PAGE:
Managing Anxiety During Eee Season: Expert Advice

  • Jasmine Abdy Bachelor of Science - BSc, Medical Microbiology with a Year in Industry, University of Bristol
  • Celina-Ruth Centeno Carter Master of Science - MS, Clinical Psychology, Swansea University, UK

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Introduction

Medical research shows a link between allergy severity and anxiety symptoms, especially if the individual experiences mood disorders that occur during times of the year when allergens are high. Similarly, studies have found that people with seasonal allergies tend to feel more depressed during pollen season, likely because of the accompanying inflammation and poor sleep. 

Research indicated that seasonal allergies are connected to various mental health issues like depression, anxiety, and post-traumatic stress disorder (PTSD), even when other mental health problems are taken into account.1 Also, feeling generally anxious is more common in people with seasonal allergies. This suggests that when doctors treat allergies, they should also think about the person’s mental health and offer support. 

While there aren't clear instructions on how to specifically treat anxiety related to allergy season, it's important for healthcare providers to understand the connection and offer a well-rounded approach to care. 

Understanding anxiety

Anxiety is a complex response that involves worrying, fears about social situations or performance, sudden panic attacks, and avoiding things that trigger anxiety. In the US, around 34% of people experience anxiety at some point in their lives. It can greatly affect how well someone lives their life and functions on a day-to-day basis. Anxiety disorders vary from person to person in terms of symptoms, causes, and how they affect people's lives. They're often present alongside other mental or neurological conditions.2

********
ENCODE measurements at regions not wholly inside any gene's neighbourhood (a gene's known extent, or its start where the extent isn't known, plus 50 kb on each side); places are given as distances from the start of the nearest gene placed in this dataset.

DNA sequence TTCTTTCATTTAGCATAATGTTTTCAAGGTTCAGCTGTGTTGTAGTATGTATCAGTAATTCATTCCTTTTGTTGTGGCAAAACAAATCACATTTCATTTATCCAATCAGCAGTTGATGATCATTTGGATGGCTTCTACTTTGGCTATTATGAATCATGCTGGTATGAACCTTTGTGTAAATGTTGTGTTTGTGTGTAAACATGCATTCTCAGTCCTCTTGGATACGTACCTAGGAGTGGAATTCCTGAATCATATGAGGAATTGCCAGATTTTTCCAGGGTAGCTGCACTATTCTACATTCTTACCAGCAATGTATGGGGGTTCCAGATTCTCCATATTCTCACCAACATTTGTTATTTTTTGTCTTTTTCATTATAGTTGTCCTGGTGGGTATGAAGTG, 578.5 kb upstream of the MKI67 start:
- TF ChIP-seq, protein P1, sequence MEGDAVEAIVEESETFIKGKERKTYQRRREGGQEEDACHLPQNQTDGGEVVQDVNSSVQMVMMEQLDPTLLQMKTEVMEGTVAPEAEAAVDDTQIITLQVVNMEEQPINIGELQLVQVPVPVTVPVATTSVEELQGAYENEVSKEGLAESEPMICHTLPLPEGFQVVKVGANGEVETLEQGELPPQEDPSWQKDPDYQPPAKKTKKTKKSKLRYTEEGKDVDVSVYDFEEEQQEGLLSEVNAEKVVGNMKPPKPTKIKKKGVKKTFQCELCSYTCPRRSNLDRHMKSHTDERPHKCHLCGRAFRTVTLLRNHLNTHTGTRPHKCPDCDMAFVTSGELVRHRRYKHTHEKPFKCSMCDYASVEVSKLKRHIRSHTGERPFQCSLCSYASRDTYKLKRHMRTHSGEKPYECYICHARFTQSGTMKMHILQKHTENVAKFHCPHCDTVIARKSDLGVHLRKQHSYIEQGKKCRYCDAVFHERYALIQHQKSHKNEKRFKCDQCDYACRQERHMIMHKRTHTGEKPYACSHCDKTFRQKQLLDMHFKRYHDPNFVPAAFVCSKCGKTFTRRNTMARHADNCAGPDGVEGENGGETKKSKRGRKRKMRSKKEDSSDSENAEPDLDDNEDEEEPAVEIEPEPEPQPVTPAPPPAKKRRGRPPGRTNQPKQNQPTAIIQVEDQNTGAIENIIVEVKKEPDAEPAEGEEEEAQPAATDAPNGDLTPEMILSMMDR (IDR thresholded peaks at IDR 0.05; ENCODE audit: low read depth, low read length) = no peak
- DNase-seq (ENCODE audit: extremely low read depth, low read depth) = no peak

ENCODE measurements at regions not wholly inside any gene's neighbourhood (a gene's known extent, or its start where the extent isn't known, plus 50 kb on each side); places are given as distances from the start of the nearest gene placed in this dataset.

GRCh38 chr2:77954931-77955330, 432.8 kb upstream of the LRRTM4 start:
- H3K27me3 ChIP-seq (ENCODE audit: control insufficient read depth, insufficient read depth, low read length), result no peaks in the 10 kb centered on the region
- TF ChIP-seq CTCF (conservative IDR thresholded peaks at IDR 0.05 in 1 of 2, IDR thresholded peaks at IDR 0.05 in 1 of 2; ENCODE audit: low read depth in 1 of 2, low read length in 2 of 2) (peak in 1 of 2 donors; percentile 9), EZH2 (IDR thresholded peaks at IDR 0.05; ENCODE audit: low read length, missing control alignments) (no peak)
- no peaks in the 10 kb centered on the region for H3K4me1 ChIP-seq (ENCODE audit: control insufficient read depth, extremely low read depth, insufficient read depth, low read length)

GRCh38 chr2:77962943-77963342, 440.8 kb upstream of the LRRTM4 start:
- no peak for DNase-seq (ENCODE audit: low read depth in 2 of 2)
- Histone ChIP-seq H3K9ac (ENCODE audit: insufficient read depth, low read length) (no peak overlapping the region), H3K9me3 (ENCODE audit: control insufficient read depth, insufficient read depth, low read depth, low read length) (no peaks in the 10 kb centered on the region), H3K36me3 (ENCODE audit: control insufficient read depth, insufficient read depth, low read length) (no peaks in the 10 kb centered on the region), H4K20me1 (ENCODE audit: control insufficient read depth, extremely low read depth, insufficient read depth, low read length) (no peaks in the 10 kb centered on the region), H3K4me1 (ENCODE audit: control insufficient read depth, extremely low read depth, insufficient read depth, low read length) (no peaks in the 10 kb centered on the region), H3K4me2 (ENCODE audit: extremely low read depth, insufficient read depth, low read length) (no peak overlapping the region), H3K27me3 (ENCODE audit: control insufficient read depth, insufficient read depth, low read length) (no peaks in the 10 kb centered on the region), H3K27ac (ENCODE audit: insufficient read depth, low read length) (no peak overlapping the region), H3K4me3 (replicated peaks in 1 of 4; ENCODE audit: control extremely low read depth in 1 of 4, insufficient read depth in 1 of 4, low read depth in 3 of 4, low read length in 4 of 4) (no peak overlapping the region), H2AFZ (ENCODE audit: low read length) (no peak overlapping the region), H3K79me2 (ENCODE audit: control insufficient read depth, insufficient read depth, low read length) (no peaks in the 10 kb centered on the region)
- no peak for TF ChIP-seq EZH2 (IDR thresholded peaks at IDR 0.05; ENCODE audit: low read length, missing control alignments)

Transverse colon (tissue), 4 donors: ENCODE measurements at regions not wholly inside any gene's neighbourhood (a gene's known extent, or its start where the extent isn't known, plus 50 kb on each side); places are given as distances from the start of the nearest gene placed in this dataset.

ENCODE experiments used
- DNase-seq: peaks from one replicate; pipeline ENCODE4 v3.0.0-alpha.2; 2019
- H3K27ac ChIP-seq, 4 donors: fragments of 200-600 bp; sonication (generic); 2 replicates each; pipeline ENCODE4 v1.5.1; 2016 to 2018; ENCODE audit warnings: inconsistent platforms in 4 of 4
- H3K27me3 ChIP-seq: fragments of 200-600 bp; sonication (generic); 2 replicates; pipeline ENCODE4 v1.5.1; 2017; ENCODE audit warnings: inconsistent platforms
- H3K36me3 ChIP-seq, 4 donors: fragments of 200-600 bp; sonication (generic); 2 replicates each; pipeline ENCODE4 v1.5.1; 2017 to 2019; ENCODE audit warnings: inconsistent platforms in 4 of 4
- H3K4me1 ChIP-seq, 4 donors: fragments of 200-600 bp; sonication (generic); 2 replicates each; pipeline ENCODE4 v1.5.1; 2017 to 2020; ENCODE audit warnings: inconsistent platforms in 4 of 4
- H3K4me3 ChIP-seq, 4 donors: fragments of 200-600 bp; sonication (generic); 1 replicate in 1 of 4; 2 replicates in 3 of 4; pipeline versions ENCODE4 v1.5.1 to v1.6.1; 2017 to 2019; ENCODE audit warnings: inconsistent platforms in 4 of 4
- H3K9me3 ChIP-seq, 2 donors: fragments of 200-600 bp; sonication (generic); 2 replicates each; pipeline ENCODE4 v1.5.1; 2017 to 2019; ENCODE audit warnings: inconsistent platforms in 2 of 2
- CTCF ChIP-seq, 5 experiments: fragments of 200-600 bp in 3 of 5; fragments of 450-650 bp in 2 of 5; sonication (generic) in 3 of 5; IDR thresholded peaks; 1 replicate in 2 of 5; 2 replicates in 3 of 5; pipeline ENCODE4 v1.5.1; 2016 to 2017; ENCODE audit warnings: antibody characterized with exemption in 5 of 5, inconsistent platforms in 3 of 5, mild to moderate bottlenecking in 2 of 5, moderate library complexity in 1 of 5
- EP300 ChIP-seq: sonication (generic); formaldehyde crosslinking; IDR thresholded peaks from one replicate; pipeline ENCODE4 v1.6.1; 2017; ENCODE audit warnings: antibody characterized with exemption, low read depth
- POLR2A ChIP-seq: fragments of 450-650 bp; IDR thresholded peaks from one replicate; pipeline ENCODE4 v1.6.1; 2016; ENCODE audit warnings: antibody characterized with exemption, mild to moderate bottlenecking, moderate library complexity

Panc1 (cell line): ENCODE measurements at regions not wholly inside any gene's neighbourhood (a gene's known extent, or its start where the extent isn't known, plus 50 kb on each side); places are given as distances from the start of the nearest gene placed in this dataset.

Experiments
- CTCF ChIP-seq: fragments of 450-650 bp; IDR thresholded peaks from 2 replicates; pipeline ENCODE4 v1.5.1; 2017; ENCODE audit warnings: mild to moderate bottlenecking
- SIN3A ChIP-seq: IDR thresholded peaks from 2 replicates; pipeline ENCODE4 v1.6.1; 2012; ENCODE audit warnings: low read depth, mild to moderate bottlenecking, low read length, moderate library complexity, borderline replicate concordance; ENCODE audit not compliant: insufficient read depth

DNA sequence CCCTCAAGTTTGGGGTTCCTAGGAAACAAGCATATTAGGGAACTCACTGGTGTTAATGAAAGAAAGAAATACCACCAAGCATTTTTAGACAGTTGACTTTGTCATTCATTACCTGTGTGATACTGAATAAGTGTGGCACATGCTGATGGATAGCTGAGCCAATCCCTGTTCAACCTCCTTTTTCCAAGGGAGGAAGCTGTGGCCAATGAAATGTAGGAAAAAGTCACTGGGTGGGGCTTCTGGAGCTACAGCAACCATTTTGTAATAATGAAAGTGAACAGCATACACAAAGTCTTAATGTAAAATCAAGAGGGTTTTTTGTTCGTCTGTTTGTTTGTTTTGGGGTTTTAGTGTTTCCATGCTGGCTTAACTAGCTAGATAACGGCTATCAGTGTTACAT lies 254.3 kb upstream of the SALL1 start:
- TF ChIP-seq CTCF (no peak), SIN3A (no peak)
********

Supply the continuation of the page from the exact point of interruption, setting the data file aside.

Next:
Medical literature discusses how anxiety can be affected by the changing seasons. This means that some people may feel more anxious during certain times of the year. However, there isn't any evidence in the medical literature that directly connects anxiety to the season when eastern equine encephalitis (EEE) is more common. While studies discuss how anxiety can be influenced by seasonal changes and allergies, there's no specific mention of anxiety being tied to the period when EEE is more prevalent. This means that while seasonal factors and certain seasonal conditions might impact anxiety levels, there isn't established research linking anxiety directly to the timing of EEE outbreaks.3

Triggers and causes

Several factors associated with seasonal changes can trigger or worsen anxiety symptoms. These include variations in daylight exposure, weather conditions, and social/environmental changes.4

Impact of daylight on mood

During fall and winter when daylight hours are shorter, some people may experience seasonal affective disorder (SAD), which involves symptoms of depression and anxiety. The lack of sunlight can disrupt the body's internal clock and serotonin levels, leading to mood changes.

Immune responses 

Changes in weather-related immune responses, particularly the balance between different immune systems, can also affect anxiety levels. For instance, hyperactivation of certain immune responses during autumn and winter may contribute to anxiety by impacting brain regions responsible for mood regulation.

Environmental factors 

Exposure to environmental pollutants like fine particulate matter and changes to food security during different seasons can also predict changes in anxiety symptoms. These factors act as stressors that can trigger or worsen anxiety in susceptible individuals.

Circadian rhythm and anxiety

The body's internal clock, known as the circadian rhythm, plays a crucial role in regulating sleep patterns and mood. Changes in daylight hours during different seasons can disrupt this rhythm, leading to sleep disturbances and mood disorders, including anxiety.4

Impact of shorter daylight hours